It's good to be grateful : Gratitude interventions at work

ECU Author/Contributor (non-ECU co-authors, if there are any, appear on document)
Martha Baker (Creator)
East Carolina University (ECU )
Web Site:
Lisa E. Baranik

Abstract: The effect of gratitude on well-being and work specific outcomes was examined. In this study participants were randomly assigned to one of two experimental conditions (control and gratitude). Participants in the gratitude condition were asked to record weekly lists of four work-specific events that they were grateful for in addition to survey measures of gratitude affect well-being job satisfaction and organizational commitment. Survey measures were administered at three time points with two-week intervals. No significant differences were discovered between the control and gratitude groups. Significant increases in well-being and organizational commitment were supported as well as decreased negative affect in both groups across time. Theoretical and practical implications for these results are discussed along with directions for future research.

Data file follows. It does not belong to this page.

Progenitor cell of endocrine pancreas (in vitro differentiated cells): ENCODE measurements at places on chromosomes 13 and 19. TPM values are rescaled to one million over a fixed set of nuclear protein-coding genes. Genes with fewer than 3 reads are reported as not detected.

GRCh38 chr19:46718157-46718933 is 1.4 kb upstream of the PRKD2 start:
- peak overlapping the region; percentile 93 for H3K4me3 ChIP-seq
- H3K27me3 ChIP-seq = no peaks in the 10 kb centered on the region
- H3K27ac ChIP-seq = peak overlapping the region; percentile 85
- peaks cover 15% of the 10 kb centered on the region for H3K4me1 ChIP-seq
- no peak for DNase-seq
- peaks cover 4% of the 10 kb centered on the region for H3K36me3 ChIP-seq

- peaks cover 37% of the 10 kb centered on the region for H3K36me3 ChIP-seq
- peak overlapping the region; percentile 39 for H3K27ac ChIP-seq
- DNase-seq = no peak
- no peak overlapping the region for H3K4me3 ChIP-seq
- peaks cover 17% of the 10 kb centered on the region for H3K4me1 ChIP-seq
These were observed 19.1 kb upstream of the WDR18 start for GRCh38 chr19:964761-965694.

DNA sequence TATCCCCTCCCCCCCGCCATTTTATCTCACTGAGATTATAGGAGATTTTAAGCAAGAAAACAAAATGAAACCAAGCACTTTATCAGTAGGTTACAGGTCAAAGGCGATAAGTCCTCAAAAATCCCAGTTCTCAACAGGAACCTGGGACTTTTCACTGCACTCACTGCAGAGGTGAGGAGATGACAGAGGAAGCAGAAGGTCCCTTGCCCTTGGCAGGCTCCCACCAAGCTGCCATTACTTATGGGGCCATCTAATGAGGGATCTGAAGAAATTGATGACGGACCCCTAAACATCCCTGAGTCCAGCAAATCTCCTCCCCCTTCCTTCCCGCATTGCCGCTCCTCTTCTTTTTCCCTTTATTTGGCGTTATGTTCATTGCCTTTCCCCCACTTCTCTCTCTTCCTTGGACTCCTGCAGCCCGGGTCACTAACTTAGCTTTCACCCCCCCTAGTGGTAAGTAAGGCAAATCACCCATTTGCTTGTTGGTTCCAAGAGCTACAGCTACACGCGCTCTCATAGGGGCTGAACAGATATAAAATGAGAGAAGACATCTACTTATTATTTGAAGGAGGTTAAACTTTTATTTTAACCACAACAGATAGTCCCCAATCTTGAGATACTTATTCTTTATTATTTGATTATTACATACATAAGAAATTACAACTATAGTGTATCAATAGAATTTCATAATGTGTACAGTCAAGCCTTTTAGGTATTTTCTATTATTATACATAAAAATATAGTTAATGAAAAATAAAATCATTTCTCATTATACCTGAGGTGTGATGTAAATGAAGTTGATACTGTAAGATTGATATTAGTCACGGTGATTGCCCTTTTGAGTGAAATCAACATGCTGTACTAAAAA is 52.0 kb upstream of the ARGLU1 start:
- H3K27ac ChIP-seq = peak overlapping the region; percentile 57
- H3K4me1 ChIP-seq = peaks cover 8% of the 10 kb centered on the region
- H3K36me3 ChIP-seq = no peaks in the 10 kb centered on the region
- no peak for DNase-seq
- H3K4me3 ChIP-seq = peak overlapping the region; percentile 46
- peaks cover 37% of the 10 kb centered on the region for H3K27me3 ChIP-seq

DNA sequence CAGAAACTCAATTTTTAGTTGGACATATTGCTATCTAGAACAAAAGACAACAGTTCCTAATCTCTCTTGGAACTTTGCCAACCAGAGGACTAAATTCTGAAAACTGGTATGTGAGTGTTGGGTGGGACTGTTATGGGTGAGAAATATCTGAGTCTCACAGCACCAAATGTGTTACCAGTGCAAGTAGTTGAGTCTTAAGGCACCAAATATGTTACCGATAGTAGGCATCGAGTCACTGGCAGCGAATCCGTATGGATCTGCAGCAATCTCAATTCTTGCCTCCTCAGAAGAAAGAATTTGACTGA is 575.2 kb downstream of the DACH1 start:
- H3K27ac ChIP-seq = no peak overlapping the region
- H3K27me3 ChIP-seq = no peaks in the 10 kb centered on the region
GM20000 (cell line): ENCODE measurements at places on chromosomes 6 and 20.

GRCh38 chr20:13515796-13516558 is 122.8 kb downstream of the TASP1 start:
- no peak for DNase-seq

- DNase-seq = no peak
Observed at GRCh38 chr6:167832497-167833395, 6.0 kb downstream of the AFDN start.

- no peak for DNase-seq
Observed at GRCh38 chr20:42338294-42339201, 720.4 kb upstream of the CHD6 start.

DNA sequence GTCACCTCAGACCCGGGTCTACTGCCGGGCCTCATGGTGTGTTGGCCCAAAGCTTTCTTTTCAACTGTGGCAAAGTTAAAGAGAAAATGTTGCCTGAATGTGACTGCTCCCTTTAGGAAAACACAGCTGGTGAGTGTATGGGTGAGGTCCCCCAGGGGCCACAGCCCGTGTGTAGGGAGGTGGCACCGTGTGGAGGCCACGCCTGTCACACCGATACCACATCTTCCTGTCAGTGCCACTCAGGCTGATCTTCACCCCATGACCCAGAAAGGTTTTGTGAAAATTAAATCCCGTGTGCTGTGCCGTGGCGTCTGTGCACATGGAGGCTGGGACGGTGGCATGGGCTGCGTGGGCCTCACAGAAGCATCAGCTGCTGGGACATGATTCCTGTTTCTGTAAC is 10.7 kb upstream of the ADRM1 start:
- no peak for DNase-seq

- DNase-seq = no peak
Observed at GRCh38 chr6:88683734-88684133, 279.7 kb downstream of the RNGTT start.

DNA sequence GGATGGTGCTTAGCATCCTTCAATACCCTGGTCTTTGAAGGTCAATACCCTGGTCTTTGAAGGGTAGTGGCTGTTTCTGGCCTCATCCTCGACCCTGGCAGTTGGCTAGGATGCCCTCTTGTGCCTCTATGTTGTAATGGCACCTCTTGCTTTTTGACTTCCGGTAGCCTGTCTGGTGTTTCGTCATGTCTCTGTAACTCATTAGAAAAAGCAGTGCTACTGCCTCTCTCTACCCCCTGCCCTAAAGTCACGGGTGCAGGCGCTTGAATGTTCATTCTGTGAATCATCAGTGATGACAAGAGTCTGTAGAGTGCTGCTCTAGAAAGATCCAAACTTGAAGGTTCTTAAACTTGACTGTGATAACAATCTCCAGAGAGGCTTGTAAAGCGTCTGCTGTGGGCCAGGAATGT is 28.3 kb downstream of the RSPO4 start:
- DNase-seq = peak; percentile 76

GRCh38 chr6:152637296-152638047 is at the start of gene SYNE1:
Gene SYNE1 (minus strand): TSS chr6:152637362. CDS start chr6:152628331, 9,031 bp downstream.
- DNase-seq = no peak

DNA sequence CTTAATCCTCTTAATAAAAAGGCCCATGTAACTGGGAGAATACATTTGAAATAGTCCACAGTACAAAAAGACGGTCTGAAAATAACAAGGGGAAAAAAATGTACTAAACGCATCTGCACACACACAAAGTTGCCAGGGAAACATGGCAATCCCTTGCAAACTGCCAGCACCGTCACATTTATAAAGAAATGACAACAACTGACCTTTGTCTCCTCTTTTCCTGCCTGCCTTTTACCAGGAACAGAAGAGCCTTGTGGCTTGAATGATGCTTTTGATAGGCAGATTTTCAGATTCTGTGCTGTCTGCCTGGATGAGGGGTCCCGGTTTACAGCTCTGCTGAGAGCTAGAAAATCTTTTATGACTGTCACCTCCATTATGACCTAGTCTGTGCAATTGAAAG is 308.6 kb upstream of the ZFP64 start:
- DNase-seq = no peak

Additional Information

Date: 2011
Occupational psychology, Psychology, Job Satisfaction, Occupational Health Psychology, Organizational Commitment, Positive Psychology, Well-being
Work--Psychological aspects

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